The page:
(Photo: nckstagram on Instagram)
Having our four-legged companions join us on the trails makes the experience all the sweeter—there’s just something about being outdoors, watching our tongue-wagging canines so deliriously happy as they sniff and run and check out every turn in the path. Here are a few of our favorite pet-friendly spots to get out in nature and explore:
Village at Grand Traverse Commons
Nestled within 480 acres of preserved parkland, the historic Village at Grand Traverse Commons is known for its great mix of housing, eateries and shops—and an abundance of outdoor space that allows for wooded-trail exploring, urban walking and serene strolling on a sprawling front lawn or on a wood-planked pathway leading to this destination’s barns and botanic garden. The Grand Traverse Commons Natural Area is the largest park in the group, including 140 acres of unpaved trails wandering through the hills behind Building 50. Beautiful streams, wooded areas and clear panoramic views make this a go-to place for getting out into the woods with your pooch.
The 17-mile Leelanau Trail provides a paved off-road connection between Traverse City and Suttons Bay, and you’ll find plenty of fellow dog-walkers along the route. Running through the last of Leelanau County’s former railroad corridors, the Leelanau Trail features picturesque forests, farms, vineyards, lakes and ponds. The Leelanau Trail bisects the land of DeYoung Natural Area—191 acres—for .75 of a mile. From the Cherry Bend parking lot, a Universal Access trail (0.2 miles) leads to a lakeside fishing and viewing platform, where you can see the protected shoreline of Cedar Lake. After your stop at the fishing pier, you can continue onto the Cedar Forest Trail, about a half mile, which will take you through an enchanting hardwood conifer swamp with open views of an old field meadow.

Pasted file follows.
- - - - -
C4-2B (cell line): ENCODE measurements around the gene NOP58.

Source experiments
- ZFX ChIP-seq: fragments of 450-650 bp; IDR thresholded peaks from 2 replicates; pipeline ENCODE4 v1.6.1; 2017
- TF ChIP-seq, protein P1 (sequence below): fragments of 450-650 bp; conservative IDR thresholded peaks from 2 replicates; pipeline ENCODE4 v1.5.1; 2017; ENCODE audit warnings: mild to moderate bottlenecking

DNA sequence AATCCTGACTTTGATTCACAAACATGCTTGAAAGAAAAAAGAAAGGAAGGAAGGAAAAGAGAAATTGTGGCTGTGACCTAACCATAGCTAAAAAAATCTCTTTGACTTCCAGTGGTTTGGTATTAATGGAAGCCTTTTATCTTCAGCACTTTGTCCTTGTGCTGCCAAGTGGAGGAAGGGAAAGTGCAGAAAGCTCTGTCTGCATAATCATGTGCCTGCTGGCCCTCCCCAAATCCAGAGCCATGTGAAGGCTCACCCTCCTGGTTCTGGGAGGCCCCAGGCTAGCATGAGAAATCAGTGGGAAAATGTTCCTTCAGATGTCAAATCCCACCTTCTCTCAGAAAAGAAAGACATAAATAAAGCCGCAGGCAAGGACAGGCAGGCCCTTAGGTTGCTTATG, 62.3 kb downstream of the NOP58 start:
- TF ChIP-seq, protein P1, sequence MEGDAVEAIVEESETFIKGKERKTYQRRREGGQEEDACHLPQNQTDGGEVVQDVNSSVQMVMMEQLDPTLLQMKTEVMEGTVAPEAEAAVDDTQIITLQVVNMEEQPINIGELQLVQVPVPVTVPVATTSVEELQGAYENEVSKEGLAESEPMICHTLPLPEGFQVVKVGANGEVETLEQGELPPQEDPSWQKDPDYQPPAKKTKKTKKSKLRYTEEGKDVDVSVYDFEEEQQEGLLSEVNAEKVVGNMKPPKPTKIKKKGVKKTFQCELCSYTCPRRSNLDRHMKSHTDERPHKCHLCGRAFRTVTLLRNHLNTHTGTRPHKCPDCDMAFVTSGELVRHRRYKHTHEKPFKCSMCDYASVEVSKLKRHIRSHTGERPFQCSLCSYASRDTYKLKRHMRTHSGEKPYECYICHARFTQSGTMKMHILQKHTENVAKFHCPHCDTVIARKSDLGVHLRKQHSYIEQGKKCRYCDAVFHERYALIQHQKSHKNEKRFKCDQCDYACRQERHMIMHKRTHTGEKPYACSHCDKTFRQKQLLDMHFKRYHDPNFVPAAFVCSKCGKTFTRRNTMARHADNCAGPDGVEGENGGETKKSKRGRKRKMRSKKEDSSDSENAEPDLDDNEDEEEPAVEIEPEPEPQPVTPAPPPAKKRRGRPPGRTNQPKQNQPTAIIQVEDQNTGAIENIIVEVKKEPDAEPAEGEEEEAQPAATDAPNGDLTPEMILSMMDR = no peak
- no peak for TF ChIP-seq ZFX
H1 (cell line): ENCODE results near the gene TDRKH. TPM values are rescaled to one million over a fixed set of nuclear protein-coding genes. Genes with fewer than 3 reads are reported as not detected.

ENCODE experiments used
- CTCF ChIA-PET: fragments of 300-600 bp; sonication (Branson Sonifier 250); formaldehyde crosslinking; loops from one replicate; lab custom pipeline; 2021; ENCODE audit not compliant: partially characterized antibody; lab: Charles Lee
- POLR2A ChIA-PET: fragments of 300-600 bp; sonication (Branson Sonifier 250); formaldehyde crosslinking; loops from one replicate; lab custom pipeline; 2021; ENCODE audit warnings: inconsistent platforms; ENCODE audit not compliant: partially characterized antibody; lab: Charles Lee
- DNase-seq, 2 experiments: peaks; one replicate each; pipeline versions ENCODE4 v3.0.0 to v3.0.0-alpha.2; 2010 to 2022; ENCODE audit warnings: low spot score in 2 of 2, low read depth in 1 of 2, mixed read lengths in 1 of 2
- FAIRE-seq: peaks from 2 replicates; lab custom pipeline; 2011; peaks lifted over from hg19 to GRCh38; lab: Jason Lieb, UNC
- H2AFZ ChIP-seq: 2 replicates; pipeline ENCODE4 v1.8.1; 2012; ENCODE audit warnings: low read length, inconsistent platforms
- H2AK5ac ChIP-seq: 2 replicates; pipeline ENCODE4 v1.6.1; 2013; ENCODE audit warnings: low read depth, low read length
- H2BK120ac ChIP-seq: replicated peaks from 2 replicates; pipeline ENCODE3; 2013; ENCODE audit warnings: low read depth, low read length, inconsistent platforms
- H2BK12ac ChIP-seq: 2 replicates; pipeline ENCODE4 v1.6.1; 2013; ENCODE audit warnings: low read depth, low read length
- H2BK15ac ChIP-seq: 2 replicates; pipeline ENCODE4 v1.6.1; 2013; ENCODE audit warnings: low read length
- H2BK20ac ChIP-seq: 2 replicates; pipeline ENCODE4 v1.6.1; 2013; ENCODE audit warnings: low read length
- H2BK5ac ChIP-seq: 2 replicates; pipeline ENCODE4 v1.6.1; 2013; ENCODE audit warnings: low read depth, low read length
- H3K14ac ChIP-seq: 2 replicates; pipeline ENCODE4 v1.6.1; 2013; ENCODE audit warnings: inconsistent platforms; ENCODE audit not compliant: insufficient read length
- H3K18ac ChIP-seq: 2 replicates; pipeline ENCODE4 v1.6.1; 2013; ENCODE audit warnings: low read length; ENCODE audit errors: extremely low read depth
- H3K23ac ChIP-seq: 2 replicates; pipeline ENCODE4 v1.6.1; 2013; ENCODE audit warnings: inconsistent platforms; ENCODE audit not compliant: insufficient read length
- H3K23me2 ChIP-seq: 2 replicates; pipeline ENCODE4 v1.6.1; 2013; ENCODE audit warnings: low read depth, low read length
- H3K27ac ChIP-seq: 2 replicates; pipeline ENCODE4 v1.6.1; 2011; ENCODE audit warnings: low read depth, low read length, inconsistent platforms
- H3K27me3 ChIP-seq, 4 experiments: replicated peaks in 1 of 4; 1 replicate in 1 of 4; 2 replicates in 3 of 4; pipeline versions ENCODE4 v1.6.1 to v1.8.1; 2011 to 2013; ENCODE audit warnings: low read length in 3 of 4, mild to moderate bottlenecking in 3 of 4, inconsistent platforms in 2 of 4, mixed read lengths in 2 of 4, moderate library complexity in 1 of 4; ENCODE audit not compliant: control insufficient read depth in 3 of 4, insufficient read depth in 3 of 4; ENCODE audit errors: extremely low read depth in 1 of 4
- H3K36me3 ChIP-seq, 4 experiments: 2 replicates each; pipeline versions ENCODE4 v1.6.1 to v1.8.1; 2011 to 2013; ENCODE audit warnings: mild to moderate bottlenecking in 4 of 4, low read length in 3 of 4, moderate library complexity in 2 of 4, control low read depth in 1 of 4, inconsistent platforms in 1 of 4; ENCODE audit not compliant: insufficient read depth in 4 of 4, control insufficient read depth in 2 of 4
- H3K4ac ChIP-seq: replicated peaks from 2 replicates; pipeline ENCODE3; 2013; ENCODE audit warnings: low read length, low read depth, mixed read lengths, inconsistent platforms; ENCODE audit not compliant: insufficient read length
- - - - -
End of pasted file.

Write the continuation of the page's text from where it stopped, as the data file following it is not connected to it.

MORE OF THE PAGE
Three trailheads provide parking along the trail—these include Cherry Bend Road, Fouch Road, and 4th St in Suttons Bay. Parking is also available at the Leelanau Studios parking lot, just 1/3 mile east of the Cherry Bend Road trailhead.
Holiday Woodlands Preserve
A locals-favorite spot on the east side of Traverse City, the 80-acre Holiday Woodlands Preserve is a place where, for decades, people have walked their dogs and allowed their children to venture off and build forts and explore make-believe worlds. Thanks to the efforts of a group of residents, this parkland was saved from residential development. It is nestled just south of Holiday Hills with public access off Five Mile road.
45 North Recreational Trail
This Leelanau County trail on the grounds of 45 North Vineyard & Winery is free to use during business hours. With terrain covering everything from gentle slopes to uphill climbs, there’s something for everyone. The trail starts near the tasting room and wanders through the lower vineyard before starting uphill toward the top vineyard where you’ll be rewarded with views of the entire property and surrounding Leelanau Peninsula rolling hills. It then winds down through a wooded portion before returning back to the tasting room. The complete trail is a 3-mile loop with shortcuts along the way if you’re looking for a lighter excursion. Post-hike, sip and savor a glass of wine on the outdoor patio.
Brown Bridge Quiet Area
With some 1,310 acres and six miles of trail, the Brown Bridge Quiet Area is located on the Boardman River, a state designated Natural River, approximately 11 miles southeast of Traverse City. One of the largest natural areas managed by the Grand Traverse Conservation District, you can enjoy more than 6 miles of trails, with gorgeous views of the river from several different overlooks.
Located on state forest land, the Vasa Pathway features a series of loops—3K, 5K, 10K, 25K—that offer users a variety of challenges from easy to difficult. You’ll cross paths with runners, hikers, mountain bikers, walkers and naturalists on the Vasa Pathway. From the Bartlett Road trailhead, less than a half mile away, is a wood-planked bridge and the cold waters of Acme Creek—a perfect spot to pause and take in the beautiful scenery from the bench beneath a towering tree, and for your furry friend to get a drink (and maybe take a dip to cool off).